Dynamic Neural Field using spikes
We've been studying the spiking diffusion of a neural field model that is an extension of lateral inhibition-type neural field models. The major breakthrough of this work is the possibility to use both spiking neurons (instead of regular rate-coding neuron models) and a restricted pattern of lateral connectivity. The suppression of the common global inhibition signal is compensated by a diffusion phenomenon that allows to transport information from one point to another. In the end we obtain a model of fast visual tracking that aimed to be implemented on FPGA hardware allowing real time multi-target tracking.
We develop bio-inspired neural architectures to detect, extract and segment the direction and speed components of the optical flow within sequences of images. The structure of these models derives from the course of the optical flow in the human brain. It begins in the retina and receives various treatments at every stages of its magnocellular pathway through the thalamus and the cortex. Our models mostly handle the properties of three cortical areas called V1 (primary visual area), MT (middle temporal), and MST (middle superior temporal): the MT area detects patterns of movement, while spatio-temporal integration is made at the local level by V1 and at the global level by both MT and MST. This work faces many concrete difficulties, such as specular effects, shadowing, texturing, occlusion and aperture problems. Moreover, the complexity of this task must be dealt with within the implementation constraint of real-time processing. Recent works have focused on two extensions of our initial models.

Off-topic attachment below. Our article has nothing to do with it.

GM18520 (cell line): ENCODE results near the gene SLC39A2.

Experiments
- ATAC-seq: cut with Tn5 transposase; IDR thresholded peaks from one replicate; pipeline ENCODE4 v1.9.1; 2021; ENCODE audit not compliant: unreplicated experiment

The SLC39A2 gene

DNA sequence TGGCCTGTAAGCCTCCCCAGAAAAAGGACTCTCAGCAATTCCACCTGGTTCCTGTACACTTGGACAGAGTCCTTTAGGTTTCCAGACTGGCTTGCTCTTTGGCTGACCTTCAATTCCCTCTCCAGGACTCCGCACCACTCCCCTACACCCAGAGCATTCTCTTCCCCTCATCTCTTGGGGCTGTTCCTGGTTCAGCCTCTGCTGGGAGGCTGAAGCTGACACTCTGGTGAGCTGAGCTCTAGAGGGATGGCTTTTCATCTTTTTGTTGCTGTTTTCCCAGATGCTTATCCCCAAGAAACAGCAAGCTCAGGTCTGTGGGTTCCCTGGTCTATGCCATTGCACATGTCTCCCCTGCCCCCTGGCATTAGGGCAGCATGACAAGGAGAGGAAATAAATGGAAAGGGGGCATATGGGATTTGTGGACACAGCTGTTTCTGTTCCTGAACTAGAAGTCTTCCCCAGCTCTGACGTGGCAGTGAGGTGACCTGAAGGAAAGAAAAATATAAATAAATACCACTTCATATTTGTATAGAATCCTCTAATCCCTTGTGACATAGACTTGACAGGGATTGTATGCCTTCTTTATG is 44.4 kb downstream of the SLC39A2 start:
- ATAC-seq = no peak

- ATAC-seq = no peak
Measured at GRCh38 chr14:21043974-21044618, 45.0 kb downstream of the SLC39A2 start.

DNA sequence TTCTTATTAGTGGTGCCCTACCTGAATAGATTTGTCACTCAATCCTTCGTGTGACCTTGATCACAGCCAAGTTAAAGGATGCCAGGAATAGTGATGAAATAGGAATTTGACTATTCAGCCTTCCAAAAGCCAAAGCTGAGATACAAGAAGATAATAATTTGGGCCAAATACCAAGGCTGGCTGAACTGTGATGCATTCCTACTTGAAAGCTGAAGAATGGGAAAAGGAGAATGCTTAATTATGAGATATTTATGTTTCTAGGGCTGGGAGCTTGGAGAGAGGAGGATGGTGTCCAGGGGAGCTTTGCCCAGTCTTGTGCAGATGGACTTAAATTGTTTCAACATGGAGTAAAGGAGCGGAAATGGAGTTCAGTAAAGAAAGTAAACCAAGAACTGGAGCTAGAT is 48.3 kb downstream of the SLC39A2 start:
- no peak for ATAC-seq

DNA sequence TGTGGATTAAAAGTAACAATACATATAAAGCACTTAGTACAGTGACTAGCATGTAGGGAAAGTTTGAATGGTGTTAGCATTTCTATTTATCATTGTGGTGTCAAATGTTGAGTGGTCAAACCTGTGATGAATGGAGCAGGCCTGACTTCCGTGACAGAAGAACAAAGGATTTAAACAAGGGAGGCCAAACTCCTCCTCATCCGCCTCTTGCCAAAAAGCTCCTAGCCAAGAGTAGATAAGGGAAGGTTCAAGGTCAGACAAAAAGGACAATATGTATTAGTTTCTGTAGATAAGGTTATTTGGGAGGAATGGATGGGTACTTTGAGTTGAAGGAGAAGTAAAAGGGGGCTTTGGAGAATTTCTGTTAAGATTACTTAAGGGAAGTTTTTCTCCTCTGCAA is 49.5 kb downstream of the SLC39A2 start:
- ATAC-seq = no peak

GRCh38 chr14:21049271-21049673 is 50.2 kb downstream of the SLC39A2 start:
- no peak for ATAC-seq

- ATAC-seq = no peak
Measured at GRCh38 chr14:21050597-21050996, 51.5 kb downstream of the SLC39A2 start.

We have developped a bio-inspired parallel architecture to perform detection of motion, providing a wide range of operation and avoiding the error propagation associated with the usual serial multiscale approaches  . Our architecture is inspired by biological experiments that show that human motion perception seems to follow a parallel multiscale scheme.
We now address the complex task of recognizing visual motion patterns such as walking, fighting and face gestures among others. Based on experiments in psychophysics, electro-physiological data and functional imaging techniques, we show that several key features of the human recognition of visual motion patterns may be modeled using 2D asymmetric neural fields  . Our model implements template-based recognition, that may be related to the existence of units or populations acting as snapshots in the dorsal pathway. To validate our model on real video sequences, we have defined a setup for the acquisition of synchronized 2D and 3D sequences based on Vicon cameras. This work has been performed in relation with our STIC-AmSud BAVI project depicted in § 8.4 .